A documentary which challenges former Indonesian death-squad leaders to reenact their mass-killings in whichever cinematic genres they wish, including classic Hollywood crime scenarios and lavish musical numbers.
Backup singers live in a world that lies just beyond the spotlight. Their voices bring harmony to the biggest bands in popular music, but we've had no idea who these singers are or what lives they lead, until now.
A subjective documentary that explores the numerous theories about the hidden meanings within 'Stanley Kubrick (I)' 's Kubrick''s film The Shining (1980). The film may be over 30 years old but it continues to inspire debate, speculation, and mystery. Five very different points of view are illuminated through voice over, film clips, animation and dramatic reenactments. Together they'll draw the audience into a new maze, one with endless detours and dead ends, many ways in, but no way out. Written by
a delightfully mad view into the world of just some obsessive nerds
There's only so much you can say when talking about a documentary, particularly one that is about film itself, but the sheer range of emotions one experiences while watching Room 237 is as wild as many of the theories being espoused on the screen.
This is a delightfully mad view into the world of just some obsessive nerds (three out of the five who contribute to this have identical voices) who feel they have unlocked an elusive film by an even more elusive filmmaker.
It makes sense given Kubrick's own obsessive level of detail in his films that there can feasibly exist a sub-cult of obsessive pouring over the meaning of these details, and here we really get the full range of interpretation.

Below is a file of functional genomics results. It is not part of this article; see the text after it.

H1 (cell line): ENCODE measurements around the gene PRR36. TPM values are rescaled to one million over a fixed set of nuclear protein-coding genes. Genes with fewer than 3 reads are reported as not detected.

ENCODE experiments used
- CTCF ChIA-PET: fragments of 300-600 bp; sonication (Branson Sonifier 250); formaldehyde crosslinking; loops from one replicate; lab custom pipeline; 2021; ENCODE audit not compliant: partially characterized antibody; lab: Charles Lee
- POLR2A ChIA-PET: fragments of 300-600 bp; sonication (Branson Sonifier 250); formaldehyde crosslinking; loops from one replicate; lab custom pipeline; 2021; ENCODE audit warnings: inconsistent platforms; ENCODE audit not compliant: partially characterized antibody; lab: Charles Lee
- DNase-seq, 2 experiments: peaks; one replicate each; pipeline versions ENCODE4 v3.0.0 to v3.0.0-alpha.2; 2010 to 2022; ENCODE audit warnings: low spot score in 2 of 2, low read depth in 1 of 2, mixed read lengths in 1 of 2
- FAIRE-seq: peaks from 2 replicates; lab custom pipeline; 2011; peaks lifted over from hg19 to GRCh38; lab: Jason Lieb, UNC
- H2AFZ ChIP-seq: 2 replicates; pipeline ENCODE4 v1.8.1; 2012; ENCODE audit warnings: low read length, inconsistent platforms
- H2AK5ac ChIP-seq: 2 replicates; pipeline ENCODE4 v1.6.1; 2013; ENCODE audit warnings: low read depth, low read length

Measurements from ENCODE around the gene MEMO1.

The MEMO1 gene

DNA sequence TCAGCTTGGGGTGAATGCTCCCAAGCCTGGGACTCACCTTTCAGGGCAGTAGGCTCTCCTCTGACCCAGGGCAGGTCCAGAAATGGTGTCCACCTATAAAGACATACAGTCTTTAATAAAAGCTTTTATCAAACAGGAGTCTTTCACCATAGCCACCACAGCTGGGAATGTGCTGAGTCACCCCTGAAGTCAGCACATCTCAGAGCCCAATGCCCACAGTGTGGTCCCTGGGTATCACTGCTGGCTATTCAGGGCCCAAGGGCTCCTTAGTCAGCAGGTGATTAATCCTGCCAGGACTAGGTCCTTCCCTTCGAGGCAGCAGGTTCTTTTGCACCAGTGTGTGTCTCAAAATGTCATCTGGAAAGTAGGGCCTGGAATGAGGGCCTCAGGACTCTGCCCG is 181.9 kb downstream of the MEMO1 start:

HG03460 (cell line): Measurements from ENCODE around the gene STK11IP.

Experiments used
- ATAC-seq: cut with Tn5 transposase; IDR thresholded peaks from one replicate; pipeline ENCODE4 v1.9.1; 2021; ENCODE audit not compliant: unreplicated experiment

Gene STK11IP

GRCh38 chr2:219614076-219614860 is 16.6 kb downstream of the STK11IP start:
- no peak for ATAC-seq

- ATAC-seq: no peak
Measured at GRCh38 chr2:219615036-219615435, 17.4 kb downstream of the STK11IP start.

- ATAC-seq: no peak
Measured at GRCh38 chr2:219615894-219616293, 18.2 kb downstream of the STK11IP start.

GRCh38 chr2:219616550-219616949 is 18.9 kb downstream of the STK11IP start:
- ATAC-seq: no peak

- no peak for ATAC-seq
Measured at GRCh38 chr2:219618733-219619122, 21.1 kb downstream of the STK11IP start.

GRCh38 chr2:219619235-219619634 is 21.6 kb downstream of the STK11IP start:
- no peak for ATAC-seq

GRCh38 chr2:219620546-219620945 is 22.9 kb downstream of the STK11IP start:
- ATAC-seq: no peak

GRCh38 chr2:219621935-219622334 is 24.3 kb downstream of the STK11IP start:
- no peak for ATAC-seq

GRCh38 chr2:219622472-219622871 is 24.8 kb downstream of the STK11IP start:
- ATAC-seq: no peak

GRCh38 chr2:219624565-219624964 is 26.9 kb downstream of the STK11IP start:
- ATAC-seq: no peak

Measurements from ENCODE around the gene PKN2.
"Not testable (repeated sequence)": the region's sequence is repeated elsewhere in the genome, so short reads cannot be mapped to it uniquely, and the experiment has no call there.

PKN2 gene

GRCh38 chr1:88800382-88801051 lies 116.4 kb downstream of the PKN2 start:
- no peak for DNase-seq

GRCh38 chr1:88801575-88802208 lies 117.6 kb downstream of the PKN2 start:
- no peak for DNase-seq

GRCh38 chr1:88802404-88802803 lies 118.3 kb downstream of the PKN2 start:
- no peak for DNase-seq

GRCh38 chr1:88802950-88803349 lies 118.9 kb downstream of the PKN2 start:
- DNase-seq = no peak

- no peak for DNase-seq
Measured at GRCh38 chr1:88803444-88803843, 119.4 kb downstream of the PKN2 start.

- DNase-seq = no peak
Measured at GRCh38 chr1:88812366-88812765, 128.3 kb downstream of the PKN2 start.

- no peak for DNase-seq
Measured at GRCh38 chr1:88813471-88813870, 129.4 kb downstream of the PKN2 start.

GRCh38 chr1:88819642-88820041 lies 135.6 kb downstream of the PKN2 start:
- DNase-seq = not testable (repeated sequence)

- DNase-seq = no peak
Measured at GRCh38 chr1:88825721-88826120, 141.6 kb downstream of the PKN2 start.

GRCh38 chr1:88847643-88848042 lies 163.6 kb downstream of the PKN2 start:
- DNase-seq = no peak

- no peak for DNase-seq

Some of the claims (the holocaust or fake moon landings apologies for instance) are downright bizarre and at times infuriating (something about faces in clouds) but never to a point where you stop being interested in what these misfits have to say.
Other theories are actually a lot more self-evident than their orators claim.
Of course the hotel is as just a disorientating maze as the literal hedge one outside, the film is supposed to be disorientating and of course this film is about the past and highlights the white-man's burden, the bloodshed of the native Americans haunts the film, and Colorado, throughout.
But some fascinating results still come from the experiments these interpretations require to give any kind of legitimacy.
The particular highlight is the idea of the film being played forwards and backwards simultaneously, which creates some incredible coincidences.
So in the end, this is a particularly enjoyable exercise in how interpretations can shape-shift, in any great art form, once boiled down to the sum of its parts, something Vladimir Nabokov (whose classic Lolita was directed by Kubrick) takes much pleasure beyond the grave in letting people get lost in the labyrinth references he created within his art.
This film provides the idea that Kubrick is probably up there laughing with him. www.ravechild.co.uk
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